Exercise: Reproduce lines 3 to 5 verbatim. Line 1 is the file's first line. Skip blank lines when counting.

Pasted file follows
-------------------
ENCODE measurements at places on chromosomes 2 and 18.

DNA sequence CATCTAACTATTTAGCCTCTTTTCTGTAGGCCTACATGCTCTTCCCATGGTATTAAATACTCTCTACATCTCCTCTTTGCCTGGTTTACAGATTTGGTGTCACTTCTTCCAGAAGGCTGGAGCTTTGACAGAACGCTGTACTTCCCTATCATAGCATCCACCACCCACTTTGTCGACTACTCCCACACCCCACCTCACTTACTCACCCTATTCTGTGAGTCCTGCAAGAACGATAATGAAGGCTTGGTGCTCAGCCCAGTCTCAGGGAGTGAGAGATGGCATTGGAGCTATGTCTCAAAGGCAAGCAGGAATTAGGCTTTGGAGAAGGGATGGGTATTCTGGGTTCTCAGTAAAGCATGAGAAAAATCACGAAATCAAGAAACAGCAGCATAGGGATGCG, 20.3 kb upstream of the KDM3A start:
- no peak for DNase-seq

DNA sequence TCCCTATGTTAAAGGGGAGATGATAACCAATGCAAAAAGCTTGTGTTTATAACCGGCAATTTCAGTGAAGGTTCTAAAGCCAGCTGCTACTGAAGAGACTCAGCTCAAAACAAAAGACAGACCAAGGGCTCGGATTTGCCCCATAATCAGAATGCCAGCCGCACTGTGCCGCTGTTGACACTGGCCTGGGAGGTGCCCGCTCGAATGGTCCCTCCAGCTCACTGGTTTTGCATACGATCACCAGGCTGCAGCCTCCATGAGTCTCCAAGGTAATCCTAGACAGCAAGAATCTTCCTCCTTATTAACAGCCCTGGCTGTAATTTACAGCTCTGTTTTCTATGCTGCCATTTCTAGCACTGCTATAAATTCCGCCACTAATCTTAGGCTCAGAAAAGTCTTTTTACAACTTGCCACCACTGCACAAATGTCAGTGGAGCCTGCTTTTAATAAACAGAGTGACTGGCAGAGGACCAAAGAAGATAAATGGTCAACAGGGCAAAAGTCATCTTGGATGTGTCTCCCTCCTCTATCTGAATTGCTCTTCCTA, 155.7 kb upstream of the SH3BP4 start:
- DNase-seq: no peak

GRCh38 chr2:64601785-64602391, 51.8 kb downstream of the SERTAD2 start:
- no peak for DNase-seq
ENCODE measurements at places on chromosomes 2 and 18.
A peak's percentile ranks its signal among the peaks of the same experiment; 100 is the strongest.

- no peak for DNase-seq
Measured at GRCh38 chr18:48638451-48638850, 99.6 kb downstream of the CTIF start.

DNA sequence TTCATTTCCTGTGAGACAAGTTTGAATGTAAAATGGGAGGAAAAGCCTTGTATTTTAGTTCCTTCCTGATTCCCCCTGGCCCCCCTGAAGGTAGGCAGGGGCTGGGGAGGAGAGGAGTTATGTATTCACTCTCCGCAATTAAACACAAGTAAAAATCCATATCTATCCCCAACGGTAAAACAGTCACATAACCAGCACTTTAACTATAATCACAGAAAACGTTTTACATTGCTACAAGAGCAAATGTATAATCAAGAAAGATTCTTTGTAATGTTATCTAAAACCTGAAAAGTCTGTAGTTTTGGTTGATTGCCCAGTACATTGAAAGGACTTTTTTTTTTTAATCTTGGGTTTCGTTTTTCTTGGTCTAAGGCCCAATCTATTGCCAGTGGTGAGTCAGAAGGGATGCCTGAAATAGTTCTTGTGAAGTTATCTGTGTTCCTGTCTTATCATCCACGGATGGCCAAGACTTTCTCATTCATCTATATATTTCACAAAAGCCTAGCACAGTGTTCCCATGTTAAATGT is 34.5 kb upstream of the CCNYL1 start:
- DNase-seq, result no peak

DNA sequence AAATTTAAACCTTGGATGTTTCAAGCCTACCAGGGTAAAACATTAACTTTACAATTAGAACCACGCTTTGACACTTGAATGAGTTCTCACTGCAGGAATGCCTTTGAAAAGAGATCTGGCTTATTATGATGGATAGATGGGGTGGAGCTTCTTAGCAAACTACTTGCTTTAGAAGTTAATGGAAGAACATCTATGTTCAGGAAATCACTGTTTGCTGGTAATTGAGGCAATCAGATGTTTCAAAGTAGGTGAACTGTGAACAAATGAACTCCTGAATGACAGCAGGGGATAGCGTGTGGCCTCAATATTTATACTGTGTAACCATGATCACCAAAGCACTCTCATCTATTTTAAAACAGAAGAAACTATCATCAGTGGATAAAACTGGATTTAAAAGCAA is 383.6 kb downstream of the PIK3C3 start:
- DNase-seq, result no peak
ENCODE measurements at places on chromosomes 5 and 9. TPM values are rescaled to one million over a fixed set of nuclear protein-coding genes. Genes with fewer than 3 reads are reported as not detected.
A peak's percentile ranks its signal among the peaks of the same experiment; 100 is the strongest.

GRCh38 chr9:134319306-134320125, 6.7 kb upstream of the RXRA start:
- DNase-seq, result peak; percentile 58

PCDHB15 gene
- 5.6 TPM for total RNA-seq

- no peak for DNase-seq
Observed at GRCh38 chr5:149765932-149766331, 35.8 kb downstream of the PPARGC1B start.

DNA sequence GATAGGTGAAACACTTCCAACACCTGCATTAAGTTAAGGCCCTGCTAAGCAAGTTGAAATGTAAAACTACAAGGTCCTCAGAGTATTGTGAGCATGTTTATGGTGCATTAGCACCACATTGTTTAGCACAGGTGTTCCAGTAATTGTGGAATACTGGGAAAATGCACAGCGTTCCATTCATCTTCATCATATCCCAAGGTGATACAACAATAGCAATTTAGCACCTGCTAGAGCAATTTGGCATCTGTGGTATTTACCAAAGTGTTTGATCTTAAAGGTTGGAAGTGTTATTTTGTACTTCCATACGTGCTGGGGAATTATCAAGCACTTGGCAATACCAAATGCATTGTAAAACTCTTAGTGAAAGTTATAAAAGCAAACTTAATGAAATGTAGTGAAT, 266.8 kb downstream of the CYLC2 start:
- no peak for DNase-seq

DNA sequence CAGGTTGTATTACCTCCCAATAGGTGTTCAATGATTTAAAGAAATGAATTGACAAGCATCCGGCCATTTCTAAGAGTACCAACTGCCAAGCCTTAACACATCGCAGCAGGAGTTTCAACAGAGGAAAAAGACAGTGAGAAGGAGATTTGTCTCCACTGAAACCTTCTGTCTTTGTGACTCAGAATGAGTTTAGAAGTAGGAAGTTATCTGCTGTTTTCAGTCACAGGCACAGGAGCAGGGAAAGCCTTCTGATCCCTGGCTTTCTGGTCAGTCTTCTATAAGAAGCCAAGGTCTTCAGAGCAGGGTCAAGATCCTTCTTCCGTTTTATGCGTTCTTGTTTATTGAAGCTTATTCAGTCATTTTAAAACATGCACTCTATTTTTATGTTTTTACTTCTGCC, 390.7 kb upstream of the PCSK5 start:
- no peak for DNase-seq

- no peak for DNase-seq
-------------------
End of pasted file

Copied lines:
- no peak for DNase-seq

DNA sequence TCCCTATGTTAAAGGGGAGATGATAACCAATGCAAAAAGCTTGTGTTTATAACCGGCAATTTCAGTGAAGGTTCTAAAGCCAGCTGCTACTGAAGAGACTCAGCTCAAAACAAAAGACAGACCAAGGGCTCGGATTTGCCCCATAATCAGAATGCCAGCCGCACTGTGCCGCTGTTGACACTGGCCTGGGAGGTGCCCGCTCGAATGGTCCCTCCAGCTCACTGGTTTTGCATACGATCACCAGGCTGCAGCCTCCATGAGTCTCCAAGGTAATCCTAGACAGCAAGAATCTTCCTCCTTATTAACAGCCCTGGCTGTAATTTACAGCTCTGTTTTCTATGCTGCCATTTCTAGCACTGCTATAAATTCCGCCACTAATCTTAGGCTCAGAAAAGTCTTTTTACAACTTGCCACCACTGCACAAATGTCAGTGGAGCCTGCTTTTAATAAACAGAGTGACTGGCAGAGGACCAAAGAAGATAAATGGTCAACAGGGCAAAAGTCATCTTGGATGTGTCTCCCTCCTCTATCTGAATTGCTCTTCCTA, 155.7 kb upstream of the SH3BP4 start:
- DNase-seq: no peak